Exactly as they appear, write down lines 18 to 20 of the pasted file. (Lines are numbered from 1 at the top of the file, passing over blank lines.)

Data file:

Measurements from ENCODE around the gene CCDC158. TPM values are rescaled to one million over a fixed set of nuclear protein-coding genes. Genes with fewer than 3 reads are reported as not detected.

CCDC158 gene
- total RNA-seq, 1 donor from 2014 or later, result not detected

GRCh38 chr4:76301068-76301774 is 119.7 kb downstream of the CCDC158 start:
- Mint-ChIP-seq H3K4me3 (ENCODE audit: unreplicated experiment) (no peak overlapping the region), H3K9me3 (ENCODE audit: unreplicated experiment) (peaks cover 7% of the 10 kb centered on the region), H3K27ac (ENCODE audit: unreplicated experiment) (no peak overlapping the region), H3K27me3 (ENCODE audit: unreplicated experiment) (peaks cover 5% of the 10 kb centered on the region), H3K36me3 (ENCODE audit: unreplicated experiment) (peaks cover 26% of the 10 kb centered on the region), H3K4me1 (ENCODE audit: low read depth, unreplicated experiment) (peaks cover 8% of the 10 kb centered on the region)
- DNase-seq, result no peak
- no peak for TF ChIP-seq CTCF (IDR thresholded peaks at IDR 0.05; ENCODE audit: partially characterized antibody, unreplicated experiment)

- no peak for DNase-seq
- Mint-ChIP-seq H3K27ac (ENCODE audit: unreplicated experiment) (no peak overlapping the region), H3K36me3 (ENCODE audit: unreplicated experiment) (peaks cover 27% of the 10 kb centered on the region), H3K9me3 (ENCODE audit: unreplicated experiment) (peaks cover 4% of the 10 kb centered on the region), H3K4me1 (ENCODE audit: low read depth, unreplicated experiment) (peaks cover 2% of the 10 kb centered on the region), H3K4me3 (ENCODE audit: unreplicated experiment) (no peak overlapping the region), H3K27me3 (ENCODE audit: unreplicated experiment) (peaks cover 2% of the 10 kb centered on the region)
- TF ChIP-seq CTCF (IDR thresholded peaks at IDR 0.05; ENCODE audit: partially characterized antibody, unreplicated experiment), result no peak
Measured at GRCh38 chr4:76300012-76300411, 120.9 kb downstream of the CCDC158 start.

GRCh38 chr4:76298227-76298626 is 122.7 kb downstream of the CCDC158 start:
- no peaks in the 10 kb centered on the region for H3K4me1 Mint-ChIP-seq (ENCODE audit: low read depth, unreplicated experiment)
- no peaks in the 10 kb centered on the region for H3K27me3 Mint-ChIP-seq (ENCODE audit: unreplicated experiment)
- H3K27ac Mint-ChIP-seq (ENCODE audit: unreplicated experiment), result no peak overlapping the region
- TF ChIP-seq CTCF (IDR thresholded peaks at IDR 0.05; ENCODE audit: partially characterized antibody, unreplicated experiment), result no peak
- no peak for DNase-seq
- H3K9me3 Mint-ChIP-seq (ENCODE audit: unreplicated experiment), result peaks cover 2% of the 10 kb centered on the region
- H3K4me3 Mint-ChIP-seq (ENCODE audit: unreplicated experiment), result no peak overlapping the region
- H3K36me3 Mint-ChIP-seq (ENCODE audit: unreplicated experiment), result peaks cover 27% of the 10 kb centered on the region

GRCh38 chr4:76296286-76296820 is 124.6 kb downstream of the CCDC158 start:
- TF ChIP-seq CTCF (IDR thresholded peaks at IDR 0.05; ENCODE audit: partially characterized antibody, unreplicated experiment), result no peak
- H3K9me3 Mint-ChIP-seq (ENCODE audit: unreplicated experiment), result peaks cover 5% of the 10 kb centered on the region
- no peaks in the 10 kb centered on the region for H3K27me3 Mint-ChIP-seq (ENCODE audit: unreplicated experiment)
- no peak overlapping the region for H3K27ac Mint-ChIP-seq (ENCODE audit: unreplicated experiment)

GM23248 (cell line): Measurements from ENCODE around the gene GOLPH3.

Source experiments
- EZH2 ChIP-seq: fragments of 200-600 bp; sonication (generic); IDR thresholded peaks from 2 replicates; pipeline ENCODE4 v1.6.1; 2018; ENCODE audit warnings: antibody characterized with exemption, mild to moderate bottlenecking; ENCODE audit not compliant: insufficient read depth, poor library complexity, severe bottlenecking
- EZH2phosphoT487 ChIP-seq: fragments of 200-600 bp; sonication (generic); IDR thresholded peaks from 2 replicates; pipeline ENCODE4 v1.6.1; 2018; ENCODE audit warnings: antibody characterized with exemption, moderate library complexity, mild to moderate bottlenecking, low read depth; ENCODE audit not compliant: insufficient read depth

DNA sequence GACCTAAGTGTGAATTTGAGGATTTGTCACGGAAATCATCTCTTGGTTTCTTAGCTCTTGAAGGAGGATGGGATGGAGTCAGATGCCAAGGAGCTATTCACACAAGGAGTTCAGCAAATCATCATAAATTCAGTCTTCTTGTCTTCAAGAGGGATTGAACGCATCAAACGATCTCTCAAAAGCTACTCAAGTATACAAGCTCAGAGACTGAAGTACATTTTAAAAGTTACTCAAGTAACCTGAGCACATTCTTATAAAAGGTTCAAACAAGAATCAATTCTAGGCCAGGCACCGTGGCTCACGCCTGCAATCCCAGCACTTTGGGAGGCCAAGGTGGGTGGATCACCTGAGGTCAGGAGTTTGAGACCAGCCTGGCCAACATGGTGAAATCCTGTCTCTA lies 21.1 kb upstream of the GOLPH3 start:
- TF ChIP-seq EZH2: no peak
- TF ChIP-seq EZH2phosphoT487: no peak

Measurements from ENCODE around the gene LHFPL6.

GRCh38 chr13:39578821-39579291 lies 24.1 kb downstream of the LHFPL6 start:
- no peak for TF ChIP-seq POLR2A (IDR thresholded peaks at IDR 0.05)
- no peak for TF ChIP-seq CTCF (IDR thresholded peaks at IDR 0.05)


- H3K9me3 Mint-ChIP-seq (ENCODE audit: unreplicated experiment), result peaks cover 2% of the 10 kb centered on the region
- H3K4me3 Mint-ChIP-seq (ENCODE audit: unreplicated experiment), result no peak overlapping the region
- H3K36me3 Mint-ChIP-seq (ENCODE audit: unreplicated experiment), result peaks cover 27% of the 10 kb centered on the region